Identifying different business models, negotiating terms for licensing/spin-off and finding key co-founders for spin-off are some of biggest challenges that prevent many good technologies making it to the market, he added.

    So ultimately, what do the CEO, CFO and COO at the umbrella healthcare organization need to know about commercialization efforts? How does a CIO inform them on efforts? What must they understand to help commercialization efforts be successful?

    Transformative innovation starts with the CEO, Atreja said.

    "It’s important to quickly get at least one other customer besides your own health system to validate your assumptions about the market and the technology."

    Tal Heppenstall, UPMC Enterprises

    “Having executive sponsorship from the C-suite – it varies between the CEO, CFO, COO, CIO, CMIO and CMO – and keeping them informed about possibilities, barriers and success stories is key to continue momentum and make innovation centers sustainable,” he said. “Successful commercialization efforts take more than a few years and we are seeing a trend where innovation centers are supported by the operating budgets of health systems, rather than a 1-2 year grant or philanthropy to ensure longevity of innovation initiatives.”

    Once there is a success story, it’s good to have it shared by the C-suite to the board and to the public through press releases, social media, and articles or publications, he added.

    Treating an effort like a vendor

    The C-suite needs to understand that most of these efforts will fail and that the ones that succeed will eventually need to be treated like a vendor and not a department of the health system if they are going to grow and attract the best talent, Heppenstall said. He and his team regularly update their board on the activities of UPMC Enterprises and have a well-defined process for authorizing investments.

    Atreja and Heppenstall have advice for peer healthcare provider organizations considering getting into the innovation lab and commercialization business.

    “Be sure you are ready to accept the risk of failure because that’s a given for innovators,” Heppenstall said. “And be sure that you have the patience, board support and clinical buy-in that will be necessary to succeed.”

    Let strategy guide the innovation, rather than vice versa, Atreja advised.

    “Once a strategic roadmap is defined, it’s crucial to bring on the right team, with the right support for many years and the right reporting structure to the board or C-suite so these centers/labs have the maximum chance to thrive and change the culture of the institution,” he said. “Innovation done half right cannot support scalable transformation.”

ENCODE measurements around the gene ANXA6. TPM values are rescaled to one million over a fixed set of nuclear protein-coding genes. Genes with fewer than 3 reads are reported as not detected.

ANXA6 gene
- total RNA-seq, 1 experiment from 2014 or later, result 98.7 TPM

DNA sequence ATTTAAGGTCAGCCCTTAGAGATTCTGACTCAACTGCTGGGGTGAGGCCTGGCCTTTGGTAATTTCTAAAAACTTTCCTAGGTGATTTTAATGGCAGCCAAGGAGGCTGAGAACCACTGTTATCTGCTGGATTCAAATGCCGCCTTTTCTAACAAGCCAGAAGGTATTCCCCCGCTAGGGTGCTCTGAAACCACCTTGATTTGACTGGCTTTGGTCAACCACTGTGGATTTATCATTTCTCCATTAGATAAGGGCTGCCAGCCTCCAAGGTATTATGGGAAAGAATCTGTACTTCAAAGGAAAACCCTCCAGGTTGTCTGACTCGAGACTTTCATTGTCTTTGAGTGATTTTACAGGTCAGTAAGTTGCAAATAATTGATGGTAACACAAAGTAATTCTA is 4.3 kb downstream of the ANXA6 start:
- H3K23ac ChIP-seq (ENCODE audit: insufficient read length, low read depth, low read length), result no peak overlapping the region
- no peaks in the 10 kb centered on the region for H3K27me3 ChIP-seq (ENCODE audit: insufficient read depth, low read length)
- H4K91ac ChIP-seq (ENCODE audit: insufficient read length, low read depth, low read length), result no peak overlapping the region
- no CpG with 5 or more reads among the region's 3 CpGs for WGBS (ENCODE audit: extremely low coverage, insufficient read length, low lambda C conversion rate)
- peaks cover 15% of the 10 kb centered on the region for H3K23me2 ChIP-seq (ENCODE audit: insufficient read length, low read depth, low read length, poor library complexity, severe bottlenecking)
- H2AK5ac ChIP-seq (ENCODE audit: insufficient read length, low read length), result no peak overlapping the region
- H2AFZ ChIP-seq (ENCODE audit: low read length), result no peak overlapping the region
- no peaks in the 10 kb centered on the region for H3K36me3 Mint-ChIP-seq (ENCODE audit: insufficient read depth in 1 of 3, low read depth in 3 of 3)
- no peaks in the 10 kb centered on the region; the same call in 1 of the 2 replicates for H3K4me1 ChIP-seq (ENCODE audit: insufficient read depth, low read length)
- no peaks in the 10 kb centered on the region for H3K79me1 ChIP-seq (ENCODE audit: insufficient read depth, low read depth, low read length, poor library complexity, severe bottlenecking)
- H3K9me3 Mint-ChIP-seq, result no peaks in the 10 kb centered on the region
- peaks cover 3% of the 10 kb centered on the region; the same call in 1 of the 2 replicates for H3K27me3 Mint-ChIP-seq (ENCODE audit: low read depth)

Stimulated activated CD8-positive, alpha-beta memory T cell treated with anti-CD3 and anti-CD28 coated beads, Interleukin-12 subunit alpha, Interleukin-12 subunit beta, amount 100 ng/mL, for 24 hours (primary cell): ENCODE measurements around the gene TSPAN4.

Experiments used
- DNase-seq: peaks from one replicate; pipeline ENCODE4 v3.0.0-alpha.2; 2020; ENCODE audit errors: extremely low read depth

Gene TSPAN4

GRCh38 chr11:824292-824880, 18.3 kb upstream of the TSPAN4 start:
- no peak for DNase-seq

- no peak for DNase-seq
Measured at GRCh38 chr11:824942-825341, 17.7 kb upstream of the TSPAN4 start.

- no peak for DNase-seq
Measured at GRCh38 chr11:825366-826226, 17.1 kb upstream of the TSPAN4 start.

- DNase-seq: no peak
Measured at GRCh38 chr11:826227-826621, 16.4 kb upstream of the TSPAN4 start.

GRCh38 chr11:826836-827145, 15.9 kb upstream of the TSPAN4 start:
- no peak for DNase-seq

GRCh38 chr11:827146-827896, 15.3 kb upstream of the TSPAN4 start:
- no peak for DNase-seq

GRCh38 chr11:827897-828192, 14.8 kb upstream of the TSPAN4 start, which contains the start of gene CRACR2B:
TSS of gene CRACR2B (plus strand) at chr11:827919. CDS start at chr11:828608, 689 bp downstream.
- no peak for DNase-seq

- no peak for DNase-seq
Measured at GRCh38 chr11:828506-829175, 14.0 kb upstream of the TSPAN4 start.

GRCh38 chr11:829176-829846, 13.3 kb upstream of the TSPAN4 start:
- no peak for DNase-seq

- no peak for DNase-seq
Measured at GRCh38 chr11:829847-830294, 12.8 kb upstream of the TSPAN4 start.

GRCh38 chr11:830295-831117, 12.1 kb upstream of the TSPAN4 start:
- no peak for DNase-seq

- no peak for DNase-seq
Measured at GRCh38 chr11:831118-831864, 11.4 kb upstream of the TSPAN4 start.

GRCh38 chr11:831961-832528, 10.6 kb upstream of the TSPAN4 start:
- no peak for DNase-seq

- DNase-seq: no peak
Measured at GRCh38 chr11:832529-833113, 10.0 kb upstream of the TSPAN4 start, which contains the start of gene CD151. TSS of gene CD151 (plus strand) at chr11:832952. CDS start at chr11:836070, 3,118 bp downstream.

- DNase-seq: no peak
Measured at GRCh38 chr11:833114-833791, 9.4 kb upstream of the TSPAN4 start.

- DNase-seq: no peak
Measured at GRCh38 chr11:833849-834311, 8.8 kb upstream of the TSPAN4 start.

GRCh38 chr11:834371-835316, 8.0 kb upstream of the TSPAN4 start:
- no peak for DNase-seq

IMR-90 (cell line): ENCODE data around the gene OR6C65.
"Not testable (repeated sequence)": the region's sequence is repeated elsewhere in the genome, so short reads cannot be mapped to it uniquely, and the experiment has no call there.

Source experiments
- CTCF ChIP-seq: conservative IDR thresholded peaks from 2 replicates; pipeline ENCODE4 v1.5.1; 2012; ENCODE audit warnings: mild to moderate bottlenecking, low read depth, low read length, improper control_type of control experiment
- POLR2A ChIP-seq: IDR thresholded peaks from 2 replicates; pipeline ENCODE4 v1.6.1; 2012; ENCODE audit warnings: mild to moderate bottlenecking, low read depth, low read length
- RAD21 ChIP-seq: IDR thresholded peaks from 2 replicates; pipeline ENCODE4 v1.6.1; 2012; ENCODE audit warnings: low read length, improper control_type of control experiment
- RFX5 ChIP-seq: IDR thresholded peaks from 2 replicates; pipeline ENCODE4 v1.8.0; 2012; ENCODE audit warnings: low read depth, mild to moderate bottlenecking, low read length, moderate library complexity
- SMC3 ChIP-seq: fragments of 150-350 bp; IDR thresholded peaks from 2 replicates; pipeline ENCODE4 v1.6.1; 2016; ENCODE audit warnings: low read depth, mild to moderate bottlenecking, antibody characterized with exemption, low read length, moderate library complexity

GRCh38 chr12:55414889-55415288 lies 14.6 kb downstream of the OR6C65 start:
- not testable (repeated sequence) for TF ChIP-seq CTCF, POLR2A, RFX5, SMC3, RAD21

Focus on The Business of Healthcare

    In December, we take a deep dive into what top business decision makers need to know about digital transformation.

    Twitter: @SiwickiHealthIT
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    Findings from a recent Black Book survey shouldn't be much of a surprise to anyone in the healthcare IT world: changing electronic vendors is expensive, time-consuming and full of hidden challenges.

    Bigger health systems usually weather the disruption more easily and come out happier on the other end. Smaller providers, however, struggle to cope with hidden costs, user frustration, and longer than expected downtime, among other things.

    Brand-name recognition and overeager sales pitches hid some of the most significant challenges providers encountered. Black Book found that 71 percent of providers who switched EHRs saw a drop in interoperability.

    EHRs are expensive, and also mandatory. When they don't work well or when physician buy-in to the system is lackluster, it eats into revenue which can already be strained to recoup on the cost of an EHR implementation.

    Cost overruns or implementation delays caused temporary or permanent layoffs for 22 percent of those responding in the survey, not to mention additional headaches for the remaining staff and lost more money for the system.

    Finally, clinician burnout, an already worrisome trend, can be exacerbated by changing EHR systems, something an astounding 98 percent of respondents said wasn't a part of the conversation as they switched EHR systems.

    "No other industry spends so much, per unit of IT, on the part of the business that is shrinking the fastest and holds little growth as hospital inpatient revenues," said Doug Brown, president of Black Book.
    Black Book finds the majority of financially threatened healthcare systems regret switching EHRs – so changing horses mid-race might not be the first move a smaller or struggling provider might want to make. The survey notes that changing providers is a risk that many small healthcare systems are unable to make work to their benefit in the long run.

    Instead, taking steps such as recognizing the impact of physician burnout, or directing more focus on achievable financial goals such as interoperability or greater functionality may be a smarter tactic.

    "In retrospect, mid-market system CIOs spent a lot of money focusing on functionality and incentive-dollar achievement, thus many did not appropriately approach long-term value by dealing with basic issues, such as departmental workflows, usability, interoperability and data-sharing standards," said Brown.